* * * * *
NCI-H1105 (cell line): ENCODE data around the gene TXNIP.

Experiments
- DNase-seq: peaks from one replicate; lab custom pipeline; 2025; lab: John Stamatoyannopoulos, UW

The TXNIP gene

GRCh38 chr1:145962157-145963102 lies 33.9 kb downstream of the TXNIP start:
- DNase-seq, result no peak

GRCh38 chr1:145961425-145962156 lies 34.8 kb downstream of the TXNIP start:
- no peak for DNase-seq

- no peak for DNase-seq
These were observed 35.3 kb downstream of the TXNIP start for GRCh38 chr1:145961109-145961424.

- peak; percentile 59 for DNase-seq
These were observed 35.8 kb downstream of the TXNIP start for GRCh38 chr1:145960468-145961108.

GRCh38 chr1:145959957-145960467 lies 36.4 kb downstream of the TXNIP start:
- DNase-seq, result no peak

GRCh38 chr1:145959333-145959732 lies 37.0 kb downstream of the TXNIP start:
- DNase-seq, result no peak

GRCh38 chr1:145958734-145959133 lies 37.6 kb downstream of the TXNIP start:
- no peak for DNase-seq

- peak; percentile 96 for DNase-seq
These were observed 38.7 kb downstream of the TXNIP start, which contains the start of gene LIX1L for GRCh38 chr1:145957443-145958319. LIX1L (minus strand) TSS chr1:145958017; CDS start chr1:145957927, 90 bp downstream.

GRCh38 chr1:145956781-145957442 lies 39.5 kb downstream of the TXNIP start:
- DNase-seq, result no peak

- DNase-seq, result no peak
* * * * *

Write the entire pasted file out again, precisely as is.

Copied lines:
NCI-H1105 (cell line): ENCODE data around the gene TXNIP.

Experiments
- DNase-seq: peaks from one replicate; lab custom pipeline; 2025; lab: John Stamatoyannopoulos, UW

The TXNIP gene

GRCh38 chr1:145962157-145963102 lies 33.9 kb downstream of the TXNIP start:
- DNase-seq, result no peak

GRCh38 chr1:145961425-145962156 lies 34.8 kb downstream of the TXNIP start:
- no peak for DNase-seq

- no peak for DNase-seq
These were observed 35.3 kb downstream of the TXNIP start for GRCh38 chr1:145961109-145961424.

- peak; percentile 59 for DNase-seq
These were observed 35.8 kb downstream of the TXNIP start for GRCh38 chr1:145960468-145961108.

GRCh38 chr1:145959957-145960467 lies 36.4 kb downstream of the TXNIP start:
- DNase-seq, result no peak

GRCh38 chr1:145959333-145959732 lies 37.0 kb downstream of the TXNIP start:
- DNase-seq, result no peak

GRCh38 chr1:145958734-145959133 lies 37.6 kb downstream of the TXNIP start:
- no peak for DNase-seq

- peak; percentile 96 for DNase-seq
These were observed 38.7 kb downstream of the TXNIP start, which contains the start of gene LIX1L for GRCh38 chr1:145957443-145958319. LIX1L (minus strand) TSS chr1:145958017; CDS start chr1:145957927, 90 bp downstream.

GRCh38 chr1:145956781-145957442 lies 39.5 kb downstream of the TXNIP start:
- DNase-seq, result no peak

- DNase-seq, result no peak